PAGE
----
Jazz piano is an art form that is best learned through the ears, but books can be a great help in mastering the skill of sight-reading. In this article, we will explore four volumes of exercises and tricks for jazz piano, written by acclaimed jazz educators and pianists. The first volume, by Tim Richards, contains 12 exercises and explorations. It is important to practice playing the keyboard with your fingers, especially with the black keys.
When sight-reading, it is best to play the right notes with your fingers if necessary. You can often keep track of where you are in the music by palpating the black notes or looking for the gaps between the white notes. The second volume contains 14 exercises and tricks for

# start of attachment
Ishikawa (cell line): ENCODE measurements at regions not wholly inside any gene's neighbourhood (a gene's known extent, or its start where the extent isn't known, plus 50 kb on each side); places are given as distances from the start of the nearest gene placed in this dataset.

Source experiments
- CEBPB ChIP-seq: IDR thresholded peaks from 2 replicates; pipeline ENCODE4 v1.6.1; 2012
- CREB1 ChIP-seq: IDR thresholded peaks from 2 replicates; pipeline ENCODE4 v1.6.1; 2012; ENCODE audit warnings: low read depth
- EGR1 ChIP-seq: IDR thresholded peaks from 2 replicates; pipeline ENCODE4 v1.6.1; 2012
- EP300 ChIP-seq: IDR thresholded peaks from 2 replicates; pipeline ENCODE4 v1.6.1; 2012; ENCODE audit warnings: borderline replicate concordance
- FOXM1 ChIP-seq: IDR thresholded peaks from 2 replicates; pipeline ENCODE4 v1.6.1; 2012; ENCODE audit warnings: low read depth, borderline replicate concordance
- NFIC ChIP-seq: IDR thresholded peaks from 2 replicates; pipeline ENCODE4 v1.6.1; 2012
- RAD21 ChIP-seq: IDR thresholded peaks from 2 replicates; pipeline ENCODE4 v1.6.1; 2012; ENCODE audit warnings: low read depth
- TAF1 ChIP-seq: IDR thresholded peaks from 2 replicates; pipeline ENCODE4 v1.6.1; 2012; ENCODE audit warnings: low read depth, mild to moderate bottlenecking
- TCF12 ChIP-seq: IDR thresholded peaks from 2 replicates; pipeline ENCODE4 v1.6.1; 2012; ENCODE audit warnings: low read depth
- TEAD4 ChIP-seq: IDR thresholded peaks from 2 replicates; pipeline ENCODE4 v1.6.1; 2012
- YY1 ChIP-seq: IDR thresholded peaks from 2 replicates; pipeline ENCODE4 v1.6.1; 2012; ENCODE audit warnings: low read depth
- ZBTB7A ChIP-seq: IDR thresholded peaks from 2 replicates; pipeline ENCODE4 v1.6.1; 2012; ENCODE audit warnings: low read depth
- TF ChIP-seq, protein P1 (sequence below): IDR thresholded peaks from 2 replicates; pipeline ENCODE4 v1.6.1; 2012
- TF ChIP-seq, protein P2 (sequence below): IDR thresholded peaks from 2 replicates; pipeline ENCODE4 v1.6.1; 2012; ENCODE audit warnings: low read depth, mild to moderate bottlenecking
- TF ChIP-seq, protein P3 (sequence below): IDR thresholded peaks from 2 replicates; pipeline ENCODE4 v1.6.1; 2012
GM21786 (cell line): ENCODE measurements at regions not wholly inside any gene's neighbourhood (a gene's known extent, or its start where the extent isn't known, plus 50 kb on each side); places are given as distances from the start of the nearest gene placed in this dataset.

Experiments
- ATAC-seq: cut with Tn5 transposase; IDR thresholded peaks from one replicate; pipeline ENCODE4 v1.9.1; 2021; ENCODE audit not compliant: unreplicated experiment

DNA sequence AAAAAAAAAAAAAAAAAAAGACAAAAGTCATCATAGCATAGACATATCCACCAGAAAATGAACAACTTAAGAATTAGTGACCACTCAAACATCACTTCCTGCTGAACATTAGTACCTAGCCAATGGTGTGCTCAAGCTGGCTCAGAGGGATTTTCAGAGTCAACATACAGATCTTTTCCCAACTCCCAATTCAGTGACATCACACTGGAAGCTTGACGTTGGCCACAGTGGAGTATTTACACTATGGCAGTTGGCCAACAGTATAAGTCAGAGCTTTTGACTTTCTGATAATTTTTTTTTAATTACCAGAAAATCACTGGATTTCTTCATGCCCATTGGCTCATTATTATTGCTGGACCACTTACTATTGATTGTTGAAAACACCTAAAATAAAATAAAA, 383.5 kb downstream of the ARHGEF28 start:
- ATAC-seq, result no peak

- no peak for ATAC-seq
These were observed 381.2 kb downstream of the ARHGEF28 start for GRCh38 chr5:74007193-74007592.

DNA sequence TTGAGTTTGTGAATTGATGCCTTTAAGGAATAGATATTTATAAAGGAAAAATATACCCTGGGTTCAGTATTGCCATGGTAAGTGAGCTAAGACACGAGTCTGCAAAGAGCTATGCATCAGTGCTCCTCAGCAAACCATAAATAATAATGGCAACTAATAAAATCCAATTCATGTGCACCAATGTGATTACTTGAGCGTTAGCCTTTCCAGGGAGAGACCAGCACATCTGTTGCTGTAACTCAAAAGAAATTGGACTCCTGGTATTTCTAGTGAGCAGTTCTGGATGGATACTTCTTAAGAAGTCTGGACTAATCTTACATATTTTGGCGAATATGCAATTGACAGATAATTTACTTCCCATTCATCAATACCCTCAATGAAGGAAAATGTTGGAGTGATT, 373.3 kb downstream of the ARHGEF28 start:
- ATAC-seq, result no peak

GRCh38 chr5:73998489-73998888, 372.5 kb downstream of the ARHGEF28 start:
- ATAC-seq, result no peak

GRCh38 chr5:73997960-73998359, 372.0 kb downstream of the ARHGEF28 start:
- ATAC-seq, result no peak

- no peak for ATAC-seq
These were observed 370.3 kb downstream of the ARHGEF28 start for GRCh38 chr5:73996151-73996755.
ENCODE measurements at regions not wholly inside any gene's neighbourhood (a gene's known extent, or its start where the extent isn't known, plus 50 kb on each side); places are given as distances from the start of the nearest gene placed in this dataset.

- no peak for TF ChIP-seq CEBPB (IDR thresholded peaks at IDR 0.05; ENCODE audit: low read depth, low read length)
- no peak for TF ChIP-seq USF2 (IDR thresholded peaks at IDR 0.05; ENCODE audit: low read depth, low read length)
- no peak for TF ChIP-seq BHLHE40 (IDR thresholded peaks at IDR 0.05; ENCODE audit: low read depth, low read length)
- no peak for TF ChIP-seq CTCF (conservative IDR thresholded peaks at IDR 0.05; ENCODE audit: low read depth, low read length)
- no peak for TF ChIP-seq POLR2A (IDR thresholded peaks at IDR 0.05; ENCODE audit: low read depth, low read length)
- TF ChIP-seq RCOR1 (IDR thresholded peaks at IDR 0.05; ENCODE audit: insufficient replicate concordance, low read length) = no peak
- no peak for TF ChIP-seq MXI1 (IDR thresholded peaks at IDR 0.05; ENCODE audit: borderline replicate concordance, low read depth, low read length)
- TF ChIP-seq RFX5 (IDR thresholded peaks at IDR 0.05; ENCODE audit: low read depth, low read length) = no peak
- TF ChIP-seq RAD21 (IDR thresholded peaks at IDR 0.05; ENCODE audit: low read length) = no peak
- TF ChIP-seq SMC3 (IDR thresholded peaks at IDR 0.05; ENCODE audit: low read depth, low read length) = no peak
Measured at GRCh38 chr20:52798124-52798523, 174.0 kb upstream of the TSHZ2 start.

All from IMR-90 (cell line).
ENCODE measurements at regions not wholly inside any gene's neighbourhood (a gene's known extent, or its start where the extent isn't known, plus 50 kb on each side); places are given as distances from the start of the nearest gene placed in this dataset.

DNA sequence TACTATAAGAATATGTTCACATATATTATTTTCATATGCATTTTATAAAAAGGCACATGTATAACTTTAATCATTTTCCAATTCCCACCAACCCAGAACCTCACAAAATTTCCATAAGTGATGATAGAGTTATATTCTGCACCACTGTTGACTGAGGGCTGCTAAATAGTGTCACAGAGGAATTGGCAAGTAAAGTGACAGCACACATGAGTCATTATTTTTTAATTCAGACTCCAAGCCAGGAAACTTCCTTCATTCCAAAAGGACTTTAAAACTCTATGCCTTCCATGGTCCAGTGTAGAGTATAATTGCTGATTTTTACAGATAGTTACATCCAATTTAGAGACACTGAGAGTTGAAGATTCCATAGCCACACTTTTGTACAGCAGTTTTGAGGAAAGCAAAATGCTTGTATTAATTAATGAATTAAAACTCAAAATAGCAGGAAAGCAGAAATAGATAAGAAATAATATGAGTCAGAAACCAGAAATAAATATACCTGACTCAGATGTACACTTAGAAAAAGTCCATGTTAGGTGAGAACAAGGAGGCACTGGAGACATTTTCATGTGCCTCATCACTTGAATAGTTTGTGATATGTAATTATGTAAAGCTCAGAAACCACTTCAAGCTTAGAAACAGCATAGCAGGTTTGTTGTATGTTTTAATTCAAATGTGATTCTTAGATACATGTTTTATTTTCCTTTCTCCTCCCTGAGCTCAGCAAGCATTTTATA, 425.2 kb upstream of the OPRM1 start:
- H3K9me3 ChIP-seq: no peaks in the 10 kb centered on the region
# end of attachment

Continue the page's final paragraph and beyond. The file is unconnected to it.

jazz piano, including some rhythms in the style of Monty Alexander and Michel Camilo. The third volume is by Jeff Brent, jazz pianist, composer, teacher and author of Modalogy and other acclaimed books on jazz theory and education.
Sight-reading is an essential skill for any jazz pianist. It takes practice and dedication to master this skill, but with the help of these volumes of exercises and tricks, you can become a better sight-reader in no time. Start by familiarizing yourself with the material in each volume. Then practice playing through each exercise slowly at first, gradually increasing your speed as you become more comfortable with the material.
Finally, challenge yourself by playing through each exercise without stopping or making mistakes. By following these steps and practicing regularly, you will soon be able to sight-read any piece of music with ease. Good luck!.